Innovators at Georgia Tech have developed novel methods for fabricating low-cost zeolite membranes used in molecular separation techniques. Both methods offer a path forward for utilizing zeolite sieves to accelerate scale-up and applications of thin, selective membranes for separating gases and other molecules for energy production, greenhouse gas mitigation, and other applications.
One method fabricates high-silica zeolite membranes directly on low-cost alumina hollow fiber substrates. This one-step process does not require a separate seeding operation or a liquid-phase hydrothermal growth. The use of concentrated precursor gels leads to the generation of highly permeable and selective membranes that exhibit efficient separations.
A second method also fabricates zeolite membranes on alumina hollow fiber substrates but begins with 2D zeolite nanosheets rather than precursor gel. The nanosheets are first coated on the hollow fiber substrates via vacuum filtration and then transformed into molecular sieving membranes.
Both methods allow scalable zeolite membrane fabrication on hollow fibers and also eliminate the need for expensive, specially engineered substrate materials.
The membranes resulting from these methods perform efficient molecular separations. Examples include the removal of carbon dioxide (CO2) from methane, nitrogen, and hydrocarbons in both dry and humid conditions; separation of butane isomers; and removal of higher hydrocarbons (natural gas liquids or NGLs) from methane.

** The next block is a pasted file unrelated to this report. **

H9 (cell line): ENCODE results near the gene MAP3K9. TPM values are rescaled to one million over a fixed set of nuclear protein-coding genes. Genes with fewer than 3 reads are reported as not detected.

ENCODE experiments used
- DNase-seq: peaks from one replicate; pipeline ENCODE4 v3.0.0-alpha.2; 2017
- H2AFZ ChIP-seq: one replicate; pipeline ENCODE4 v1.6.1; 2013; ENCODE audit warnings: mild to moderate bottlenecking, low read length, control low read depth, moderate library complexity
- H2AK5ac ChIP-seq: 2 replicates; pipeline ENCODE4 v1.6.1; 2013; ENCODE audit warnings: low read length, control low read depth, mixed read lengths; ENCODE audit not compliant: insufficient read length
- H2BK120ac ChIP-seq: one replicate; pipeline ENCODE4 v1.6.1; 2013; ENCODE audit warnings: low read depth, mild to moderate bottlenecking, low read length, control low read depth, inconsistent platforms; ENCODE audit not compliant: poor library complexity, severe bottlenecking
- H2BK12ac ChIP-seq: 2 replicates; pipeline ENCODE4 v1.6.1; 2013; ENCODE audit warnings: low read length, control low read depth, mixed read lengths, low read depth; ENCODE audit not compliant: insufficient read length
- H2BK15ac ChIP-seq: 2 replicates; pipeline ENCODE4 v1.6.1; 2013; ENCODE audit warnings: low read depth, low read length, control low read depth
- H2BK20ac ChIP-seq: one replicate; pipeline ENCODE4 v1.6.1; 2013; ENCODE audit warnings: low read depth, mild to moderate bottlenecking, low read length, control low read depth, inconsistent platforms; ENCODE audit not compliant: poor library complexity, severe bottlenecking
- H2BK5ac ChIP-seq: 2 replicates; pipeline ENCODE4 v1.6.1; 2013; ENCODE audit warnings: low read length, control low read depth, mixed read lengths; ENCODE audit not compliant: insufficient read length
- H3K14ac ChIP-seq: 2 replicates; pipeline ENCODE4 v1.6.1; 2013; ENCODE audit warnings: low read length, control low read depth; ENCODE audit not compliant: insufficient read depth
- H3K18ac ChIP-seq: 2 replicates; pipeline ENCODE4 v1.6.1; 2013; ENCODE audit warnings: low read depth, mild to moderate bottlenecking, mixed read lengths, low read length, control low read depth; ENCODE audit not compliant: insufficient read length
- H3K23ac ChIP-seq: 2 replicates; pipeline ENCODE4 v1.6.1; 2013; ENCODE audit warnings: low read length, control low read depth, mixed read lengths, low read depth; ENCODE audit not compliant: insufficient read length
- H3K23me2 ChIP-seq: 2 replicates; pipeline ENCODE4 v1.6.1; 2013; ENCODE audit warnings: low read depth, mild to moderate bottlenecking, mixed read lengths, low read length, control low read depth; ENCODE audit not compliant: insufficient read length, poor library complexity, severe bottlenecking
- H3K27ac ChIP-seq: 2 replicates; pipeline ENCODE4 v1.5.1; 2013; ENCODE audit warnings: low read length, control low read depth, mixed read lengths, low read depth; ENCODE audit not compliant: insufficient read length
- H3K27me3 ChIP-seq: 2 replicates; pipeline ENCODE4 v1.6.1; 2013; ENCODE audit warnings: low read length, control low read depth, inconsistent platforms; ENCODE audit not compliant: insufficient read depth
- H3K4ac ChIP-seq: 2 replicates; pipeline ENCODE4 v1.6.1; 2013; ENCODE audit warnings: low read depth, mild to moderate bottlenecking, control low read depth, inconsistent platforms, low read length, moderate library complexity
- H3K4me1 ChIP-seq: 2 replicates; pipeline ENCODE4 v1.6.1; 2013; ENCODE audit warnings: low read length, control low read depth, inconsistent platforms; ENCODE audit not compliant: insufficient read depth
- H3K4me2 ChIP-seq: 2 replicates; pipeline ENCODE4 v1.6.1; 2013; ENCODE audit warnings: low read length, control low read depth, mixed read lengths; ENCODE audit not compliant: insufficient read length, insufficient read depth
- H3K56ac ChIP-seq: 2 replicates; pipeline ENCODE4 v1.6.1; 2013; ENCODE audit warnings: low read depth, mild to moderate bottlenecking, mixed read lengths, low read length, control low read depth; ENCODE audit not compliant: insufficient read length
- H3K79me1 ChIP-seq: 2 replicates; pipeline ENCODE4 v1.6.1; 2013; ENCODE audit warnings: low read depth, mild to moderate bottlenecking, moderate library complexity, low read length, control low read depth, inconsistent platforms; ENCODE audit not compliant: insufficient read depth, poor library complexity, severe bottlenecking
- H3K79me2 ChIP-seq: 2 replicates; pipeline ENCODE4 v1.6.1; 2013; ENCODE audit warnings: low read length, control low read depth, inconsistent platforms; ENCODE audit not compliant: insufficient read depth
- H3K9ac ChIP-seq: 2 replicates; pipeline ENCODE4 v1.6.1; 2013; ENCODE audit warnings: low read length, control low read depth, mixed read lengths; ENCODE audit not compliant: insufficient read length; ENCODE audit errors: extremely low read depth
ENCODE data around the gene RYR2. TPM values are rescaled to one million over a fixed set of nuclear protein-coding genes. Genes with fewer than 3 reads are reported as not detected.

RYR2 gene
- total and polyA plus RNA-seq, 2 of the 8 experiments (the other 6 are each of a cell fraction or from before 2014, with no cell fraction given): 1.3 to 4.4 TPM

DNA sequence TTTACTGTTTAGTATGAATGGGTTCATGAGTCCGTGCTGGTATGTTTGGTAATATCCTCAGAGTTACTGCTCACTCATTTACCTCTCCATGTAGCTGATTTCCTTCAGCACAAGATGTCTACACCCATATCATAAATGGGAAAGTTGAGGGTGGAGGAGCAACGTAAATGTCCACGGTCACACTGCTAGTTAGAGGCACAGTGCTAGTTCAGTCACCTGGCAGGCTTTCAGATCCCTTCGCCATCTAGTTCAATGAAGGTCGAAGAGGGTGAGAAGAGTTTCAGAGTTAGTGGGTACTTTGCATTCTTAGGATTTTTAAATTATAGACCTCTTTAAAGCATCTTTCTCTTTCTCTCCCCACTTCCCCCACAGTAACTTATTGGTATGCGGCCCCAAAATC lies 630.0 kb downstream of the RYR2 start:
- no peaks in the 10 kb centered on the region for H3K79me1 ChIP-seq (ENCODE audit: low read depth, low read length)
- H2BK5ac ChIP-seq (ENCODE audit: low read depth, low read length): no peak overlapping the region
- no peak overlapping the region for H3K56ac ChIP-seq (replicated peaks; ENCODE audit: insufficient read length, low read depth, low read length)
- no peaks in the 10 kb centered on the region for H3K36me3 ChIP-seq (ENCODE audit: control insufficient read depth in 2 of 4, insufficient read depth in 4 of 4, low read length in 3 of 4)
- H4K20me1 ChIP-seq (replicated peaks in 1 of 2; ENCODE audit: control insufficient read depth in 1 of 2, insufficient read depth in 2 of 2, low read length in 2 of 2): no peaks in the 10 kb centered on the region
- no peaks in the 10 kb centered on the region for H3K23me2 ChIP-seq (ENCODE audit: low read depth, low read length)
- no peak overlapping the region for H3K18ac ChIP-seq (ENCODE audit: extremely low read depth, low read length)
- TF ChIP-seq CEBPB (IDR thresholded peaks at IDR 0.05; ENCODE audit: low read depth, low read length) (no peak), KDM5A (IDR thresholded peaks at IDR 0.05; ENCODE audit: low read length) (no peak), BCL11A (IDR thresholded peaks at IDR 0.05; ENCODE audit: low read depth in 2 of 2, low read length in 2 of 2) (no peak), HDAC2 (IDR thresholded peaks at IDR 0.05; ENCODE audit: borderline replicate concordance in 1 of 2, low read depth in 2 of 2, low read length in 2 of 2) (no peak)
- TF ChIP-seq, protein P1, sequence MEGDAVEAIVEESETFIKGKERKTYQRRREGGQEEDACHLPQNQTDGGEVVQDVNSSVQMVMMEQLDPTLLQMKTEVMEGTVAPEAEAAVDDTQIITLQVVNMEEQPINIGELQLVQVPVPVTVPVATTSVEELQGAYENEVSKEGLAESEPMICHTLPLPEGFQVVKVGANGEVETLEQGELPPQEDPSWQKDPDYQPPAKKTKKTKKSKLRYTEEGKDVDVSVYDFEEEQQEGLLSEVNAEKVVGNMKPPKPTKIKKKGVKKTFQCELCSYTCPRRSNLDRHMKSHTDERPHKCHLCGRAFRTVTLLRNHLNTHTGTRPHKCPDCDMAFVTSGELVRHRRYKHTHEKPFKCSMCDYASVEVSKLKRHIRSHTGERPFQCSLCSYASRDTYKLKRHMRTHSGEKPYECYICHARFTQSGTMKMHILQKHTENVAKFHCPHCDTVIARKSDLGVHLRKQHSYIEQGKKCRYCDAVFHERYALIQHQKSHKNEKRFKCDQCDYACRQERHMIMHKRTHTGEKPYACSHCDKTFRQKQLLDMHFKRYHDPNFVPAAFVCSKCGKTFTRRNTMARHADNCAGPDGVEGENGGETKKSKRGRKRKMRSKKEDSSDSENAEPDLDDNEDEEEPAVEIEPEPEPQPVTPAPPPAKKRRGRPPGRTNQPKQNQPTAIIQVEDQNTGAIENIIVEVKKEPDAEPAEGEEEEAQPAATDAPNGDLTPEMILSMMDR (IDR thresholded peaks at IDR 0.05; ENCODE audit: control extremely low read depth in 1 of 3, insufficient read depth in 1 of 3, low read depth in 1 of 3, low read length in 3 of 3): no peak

- High performance: Enables lower-cost, scalable, membrane-based molecular separation
- Convenient: Can form a standalone complete separation or reduce bottlenecks in conventional separation processes
- Removing CO2 from natural gas (CO2/CH4 separation) and from power plant flue gas streams (CO2/N2 separation)
- Separating/splitting hydrocarbon mixtures in natural gas plants and petroleum refineries
- Producing purified hydrogen (H2) from gas and hydrocarbon mixtures
Zeolites are crystalline aluminosilicates with uniform pore sizes in the sub-nanometer range. They also possess excellent thermal and chemical stability. These features make them attractive molecular sieving membrane materials for energy-efficient separation for the emerging sustainable energy and chemical production sector. A key hurdle to their widespread adoption has been the high costs associated with expensive membrane substrates and complex membrane fabrication processes.
These Georgia Tech innovations offer effective fabrication techniques for low-cost zeolite membranes on inexpensive hollow fiber substrates, contributing to their accelerated development for molecular separation technologies.